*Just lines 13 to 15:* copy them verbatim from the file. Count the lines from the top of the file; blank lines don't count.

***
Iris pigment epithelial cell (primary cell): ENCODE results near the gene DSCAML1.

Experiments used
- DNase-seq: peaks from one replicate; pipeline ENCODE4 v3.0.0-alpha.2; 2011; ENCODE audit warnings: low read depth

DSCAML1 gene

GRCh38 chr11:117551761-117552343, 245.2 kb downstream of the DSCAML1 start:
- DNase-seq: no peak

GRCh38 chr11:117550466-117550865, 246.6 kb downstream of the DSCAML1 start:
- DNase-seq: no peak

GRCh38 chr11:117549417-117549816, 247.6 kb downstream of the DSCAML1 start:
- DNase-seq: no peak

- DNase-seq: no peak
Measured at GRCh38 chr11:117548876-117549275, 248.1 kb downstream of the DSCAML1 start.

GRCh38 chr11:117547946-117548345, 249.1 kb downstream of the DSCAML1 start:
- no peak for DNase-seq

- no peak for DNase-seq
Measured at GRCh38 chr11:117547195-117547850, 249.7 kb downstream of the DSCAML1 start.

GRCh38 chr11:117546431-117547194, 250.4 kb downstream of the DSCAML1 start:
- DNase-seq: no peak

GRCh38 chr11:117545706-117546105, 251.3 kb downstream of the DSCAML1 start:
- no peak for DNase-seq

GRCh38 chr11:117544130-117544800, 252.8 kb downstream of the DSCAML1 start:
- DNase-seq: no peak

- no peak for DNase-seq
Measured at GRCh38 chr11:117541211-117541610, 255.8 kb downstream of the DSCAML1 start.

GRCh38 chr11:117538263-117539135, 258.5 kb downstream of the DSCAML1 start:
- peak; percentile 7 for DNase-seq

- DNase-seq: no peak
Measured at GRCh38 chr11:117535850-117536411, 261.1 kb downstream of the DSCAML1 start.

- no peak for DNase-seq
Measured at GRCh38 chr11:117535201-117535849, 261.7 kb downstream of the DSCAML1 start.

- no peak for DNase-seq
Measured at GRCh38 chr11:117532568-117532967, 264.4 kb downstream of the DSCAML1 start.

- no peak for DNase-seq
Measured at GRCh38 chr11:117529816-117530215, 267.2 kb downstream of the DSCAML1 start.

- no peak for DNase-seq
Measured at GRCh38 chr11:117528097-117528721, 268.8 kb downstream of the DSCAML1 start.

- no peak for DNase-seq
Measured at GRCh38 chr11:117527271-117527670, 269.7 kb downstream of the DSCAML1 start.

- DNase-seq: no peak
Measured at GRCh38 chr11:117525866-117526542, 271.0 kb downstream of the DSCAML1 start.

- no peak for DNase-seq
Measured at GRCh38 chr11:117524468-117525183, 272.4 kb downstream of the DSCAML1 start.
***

GRCh38 chr11:117547946-117548345, 249.1 kb downstream of the DSCAML1 start:
- no peak for DNase-seq

- no peak for DNase-seq